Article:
The rolled out interim budget brought up many things in favour of the MSME sector in India, simultaneously with individual citizen benefits. The income tax redemption limit for individual taxpayers is raised from Rs. 2.5 lakh to Rs. 5 lakh, requiring individuals with an annual income of upto Rs. 5 lakh to no longer pay tax. This, in turn, will help the MSMEs to reduce certain areas of expense annually. The exemption under capital gain tax is also raised to Rs. 2 crore.  Earlier as well, the Modi government had taken several steps to strengthen the MSME sector in India, including a scheme under which MSMEs were being offered business loans of up to Rs. 1 crore.

Rajesh Ram Mishra, President, IESA opines that the tax relief for people with income less than Rs 5 lakh and interest rate subvention of 2 per cent will help startups and MSMEs in ESDM sector as it will relieve the pressure on working capital.

ELCINA shares similar notion too. Rajoo Goel, Secretary General of ELCINA, appreciated the support provided to MSMEs and small traders with interest cost  subsidies on incremental loan of up to Rs. 1 crore and also a demand push with preference to sourcing at least 25 per cent of their requirement by government undertakings. “There are procedural simplification benefits under GST by reducing compliance requirement to quarterly filing of returns,” said an optimistic Goel.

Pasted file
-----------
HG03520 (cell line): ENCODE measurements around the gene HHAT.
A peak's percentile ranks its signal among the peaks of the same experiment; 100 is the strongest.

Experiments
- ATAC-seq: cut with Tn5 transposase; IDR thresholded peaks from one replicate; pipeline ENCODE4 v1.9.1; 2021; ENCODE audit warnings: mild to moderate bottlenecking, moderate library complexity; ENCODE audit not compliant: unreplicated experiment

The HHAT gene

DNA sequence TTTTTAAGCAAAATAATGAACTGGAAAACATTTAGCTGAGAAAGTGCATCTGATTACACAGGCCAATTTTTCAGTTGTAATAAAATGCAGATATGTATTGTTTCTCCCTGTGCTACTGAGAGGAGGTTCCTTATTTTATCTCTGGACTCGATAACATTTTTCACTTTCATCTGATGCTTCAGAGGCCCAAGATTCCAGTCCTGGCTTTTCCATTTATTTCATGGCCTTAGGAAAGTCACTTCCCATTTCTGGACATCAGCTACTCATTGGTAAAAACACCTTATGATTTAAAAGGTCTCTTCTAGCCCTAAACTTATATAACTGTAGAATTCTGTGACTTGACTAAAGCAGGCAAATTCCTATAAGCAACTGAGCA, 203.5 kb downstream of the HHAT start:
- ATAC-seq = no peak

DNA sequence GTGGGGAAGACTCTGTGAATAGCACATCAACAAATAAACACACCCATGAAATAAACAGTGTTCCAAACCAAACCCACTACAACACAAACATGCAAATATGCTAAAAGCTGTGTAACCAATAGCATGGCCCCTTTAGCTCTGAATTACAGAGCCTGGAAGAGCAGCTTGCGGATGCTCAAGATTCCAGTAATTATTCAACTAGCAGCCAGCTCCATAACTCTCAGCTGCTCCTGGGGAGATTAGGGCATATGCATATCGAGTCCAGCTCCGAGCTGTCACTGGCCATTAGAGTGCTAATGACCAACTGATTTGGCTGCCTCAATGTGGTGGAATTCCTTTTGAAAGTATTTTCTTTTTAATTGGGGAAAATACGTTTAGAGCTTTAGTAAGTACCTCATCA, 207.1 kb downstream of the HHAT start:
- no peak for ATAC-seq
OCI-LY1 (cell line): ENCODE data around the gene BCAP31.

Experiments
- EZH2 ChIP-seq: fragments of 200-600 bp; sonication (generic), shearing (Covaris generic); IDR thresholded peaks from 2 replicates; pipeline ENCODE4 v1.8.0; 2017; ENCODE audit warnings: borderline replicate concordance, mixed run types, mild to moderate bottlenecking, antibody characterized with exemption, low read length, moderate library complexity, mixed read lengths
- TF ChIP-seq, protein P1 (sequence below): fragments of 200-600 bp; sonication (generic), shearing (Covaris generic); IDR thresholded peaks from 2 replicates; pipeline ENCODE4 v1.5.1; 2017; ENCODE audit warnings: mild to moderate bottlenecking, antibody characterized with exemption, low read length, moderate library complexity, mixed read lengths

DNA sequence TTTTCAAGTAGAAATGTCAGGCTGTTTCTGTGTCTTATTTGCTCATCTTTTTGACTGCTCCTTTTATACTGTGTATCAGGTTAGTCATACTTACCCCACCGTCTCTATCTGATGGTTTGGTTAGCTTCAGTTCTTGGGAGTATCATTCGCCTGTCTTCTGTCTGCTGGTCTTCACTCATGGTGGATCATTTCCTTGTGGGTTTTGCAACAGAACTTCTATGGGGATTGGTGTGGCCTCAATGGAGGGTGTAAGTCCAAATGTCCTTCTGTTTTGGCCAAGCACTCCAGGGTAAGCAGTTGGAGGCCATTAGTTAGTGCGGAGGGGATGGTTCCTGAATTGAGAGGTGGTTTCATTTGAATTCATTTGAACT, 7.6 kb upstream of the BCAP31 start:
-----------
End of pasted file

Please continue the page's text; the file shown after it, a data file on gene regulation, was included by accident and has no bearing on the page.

Some disappointments remain
While the announcement of a national programme on artificial intelligence is a welcome move, the budget did not have any new incentives to strengthen the startup ecosystem. It was disappointing to see that the sector did not receive any relief such as a 10-year tax holiday for angel investors. While there were no specific measures to boost employment generation, it announced that the allocation for the national rural employment guarantee scheme would go up to Rs 60,000 crore.

On the renewable energy side, like the previous two years, this year’s budget also appears to have failed to cater to the domestic renewable energy production field. In Goyal’s budget speech, there were only fleeting references to the renewable energy sector with the minister mostly talking about the major sectoral initiatives undertaken by the NDA government through the year.

The year 2018 was rough for India’s renewable energy sector, especially solar. The need for clarity on GST rates delayed many projects. The imposition of safeguard duty in the middle of the year led to many legal battles and increased the cost of solar projects. Cancellation of many auctions by state agencies also hampered the confidence of project developers in the government. Amid such uncertain times, the industry was waiting for the NDA-government’s last budget before the Lok Sabha polls, anticipating some big bang announcements for the sector.